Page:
At the latest Whitley County Commissioners Meeting, Marlie Reed of BCS Management shared an update about the progress and plans of The Whitley County Regional Sewer District (RSD). We are excited about the environmental and economical benefits The Whitley County RSD will bring to the County!
The Whitley County RSD received media attention this past week from KPCNews Reporter, Derreck Stahly. Check out the full story below:
COLUMBIA CITY — Failing septic tanks can be harmful but, if a septic tank is the only sewer option available to a homeowner, then a homeowner either forks up several thousand dollars to replace the tank, or risk health consequences.
The Whitley County Commissioners hope to have a solution for these homeowners by establishing a regional sewer district.
With only a few tanks failing in the county, a regional sewer district may seem like
an unnecessary addition, but even one tank can cause a lot of harm, Scott Wagner, the county’s environmental health specialist said.
County commissioners are working with BCS Management and The Secant Group to create the regional sewer district for Whitley County. Whitley County’s regional sewer district would not build its own sewer treatment facilities. Instead, the county would work with local municipalities to hook up new homes outside of those districts, Lana Beregszazi, president of BCS Management, said in an interview.
“For example, if we were to move forward with a project outside of Churubusco, we would need to connect the new infrastructure to the Churubusco treatment facility,” Beregszazi said.
The main purpose of forming a regional sewer district is to assist county residents who have failing septic systems ,commissioner Don Amber said. A new septic tank can cost about $8,500 for a three-bedroom house.
“I would say about 10 percent of all septic tanks out there are illegal or failing,” Wagner said of the county’s current sewer situation.
One reason septic tanks fail is because they are installed too deep underground, and because northeast Indiana often has a high amount of rain in late fall and early spring, Wagner said.
“Many of our illegal or failing tanks discharge to a large ditch or river, so many people could be affected by one tank.”
State law dictates that septic tanks have to be built 50 feet away from a well. As a result, a septic tank can take up more space than a sewer line, Amber said. In addition, many people like having sewer because it removes restrictions for adding on to one’s home, Wagner said.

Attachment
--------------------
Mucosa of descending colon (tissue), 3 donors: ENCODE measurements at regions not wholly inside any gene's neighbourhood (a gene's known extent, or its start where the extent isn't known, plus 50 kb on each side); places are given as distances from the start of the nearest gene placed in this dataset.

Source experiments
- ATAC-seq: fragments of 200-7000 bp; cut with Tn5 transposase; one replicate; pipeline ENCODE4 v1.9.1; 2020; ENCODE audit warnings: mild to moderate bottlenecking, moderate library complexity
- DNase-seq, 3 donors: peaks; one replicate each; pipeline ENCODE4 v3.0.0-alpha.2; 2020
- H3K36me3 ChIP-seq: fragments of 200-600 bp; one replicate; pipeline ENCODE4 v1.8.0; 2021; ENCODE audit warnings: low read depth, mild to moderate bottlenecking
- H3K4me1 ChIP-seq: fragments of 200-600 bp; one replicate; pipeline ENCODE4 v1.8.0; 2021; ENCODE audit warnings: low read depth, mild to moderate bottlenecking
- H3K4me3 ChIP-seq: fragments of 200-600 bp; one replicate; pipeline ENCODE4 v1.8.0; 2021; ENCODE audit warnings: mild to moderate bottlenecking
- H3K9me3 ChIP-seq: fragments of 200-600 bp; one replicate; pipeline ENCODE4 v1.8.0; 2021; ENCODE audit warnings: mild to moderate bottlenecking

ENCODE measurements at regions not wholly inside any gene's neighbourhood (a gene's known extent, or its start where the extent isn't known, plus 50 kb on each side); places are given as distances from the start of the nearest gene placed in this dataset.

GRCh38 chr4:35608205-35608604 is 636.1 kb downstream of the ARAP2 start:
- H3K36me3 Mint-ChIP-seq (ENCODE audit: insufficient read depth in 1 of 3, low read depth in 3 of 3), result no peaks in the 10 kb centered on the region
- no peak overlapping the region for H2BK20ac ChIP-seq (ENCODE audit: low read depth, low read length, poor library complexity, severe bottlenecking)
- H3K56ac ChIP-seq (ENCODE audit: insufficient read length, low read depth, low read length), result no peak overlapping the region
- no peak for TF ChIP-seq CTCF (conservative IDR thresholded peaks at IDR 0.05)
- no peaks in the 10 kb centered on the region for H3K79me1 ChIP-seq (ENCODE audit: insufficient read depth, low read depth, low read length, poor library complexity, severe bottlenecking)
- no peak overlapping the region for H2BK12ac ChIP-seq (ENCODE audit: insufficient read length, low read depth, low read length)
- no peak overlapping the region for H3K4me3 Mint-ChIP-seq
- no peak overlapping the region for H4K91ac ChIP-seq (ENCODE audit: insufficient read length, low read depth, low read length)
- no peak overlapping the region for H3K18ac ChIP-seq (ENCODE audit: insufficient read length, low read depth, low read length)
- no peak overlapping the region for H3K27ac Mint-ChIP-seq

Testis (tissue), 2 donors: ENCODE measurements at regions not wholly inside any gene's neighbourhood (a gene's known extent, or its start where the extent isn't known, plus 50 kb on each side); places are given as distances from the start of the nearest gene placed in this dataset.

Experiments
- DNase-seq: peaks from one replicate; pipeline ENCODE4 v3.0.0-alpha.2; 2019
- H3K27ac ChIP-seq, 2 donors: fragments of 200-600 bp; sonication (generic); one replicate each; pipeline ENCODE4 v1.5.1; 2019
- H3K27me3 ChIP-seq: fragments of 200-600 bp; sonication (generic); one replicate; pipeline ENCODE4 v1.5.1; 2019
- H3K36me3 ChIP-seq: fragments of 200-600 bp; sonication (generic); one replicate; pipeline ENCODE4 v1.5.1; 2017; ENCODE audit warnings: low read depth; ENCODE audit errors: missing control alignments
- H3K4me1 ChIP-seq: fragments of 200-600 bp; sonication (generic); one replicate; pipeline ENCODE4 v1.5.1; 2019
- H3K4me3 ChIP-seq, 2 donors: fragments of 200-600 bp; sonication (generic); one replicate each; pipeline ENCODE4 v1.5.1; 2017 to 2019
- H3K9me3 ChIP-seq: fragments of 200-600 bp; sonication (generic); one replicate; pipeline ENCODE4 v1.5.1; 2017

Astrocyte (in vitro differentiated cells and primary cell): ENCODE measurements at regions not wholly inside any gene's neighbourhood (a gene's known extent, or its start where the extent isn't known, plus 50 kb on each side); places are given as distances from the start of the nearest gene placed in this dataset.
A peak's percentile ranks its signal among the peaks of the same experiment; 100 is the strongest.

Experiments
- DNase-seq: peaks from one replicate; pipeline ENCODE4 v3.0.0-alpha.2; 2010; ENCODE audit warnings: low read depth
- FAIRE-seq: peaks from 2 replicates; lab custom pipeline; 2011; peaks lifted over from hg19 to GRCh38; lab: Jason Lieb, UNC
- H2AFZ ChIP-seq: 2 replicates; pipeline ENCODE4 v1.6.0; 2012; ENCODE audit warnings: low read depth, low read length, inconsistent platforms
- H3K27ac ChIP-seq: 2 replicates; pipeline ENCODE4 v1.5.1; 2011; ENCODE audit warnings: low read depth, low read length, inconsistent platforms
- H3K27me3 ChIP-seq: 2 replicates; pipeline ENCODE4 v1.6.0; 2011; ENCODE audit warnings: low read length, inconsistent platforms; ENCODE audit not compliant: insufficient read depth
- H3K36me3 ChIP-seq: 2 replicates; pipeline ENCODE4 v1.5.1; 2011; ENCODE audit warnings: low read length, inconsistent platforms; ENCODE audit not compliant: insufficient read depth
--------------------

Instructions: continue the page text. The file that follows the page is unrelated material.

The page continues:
Thus far, BCS Management and the Secant Group have not yet received any push back from residents on the establishment of a regional sewer district, Beregszazi said.
The new sewer district will be led by a seven-member board. The members will be appointed — three by the commissioners, one by the Whitley County Council, one by the town of Churubusco, one by the town of South Whitley and one by Columbia City. No one has been appointed to this board yet.
Payments could work in two different ways. First, if a home’s sewer is handled by a local municipality via the regional sewer district, the homeowner could be billed directly by the municipality. The amount the home pays would be split between the municipality and the regional sewer district. The second billing option would be for the municipalities to bill the regional sewer district and then, in turn, the district to bill the customers. The billing process is dependent upon the agreement made between the regional sewer district and the municipality.
Now that the formation of a regional sewer district board has the commissioners’ blessing, the municipalities will be asked to consider appointments. The petition for the formation of the regional sewer district and its board will be submitted to the Indiana Department of Environmental Management. The final step will be for them to reach out to the communities for potential projects.
“No project happens without the agreement of residents, a cost-effective project option and the agreement with a municipal service provider for treatment.”
Lana Beregszazi, BCS Management.
Initial meetings are expected to begin around May and will begin investigating potential projects.
News Article (Text only) by Derreck Stahly, KPCNews.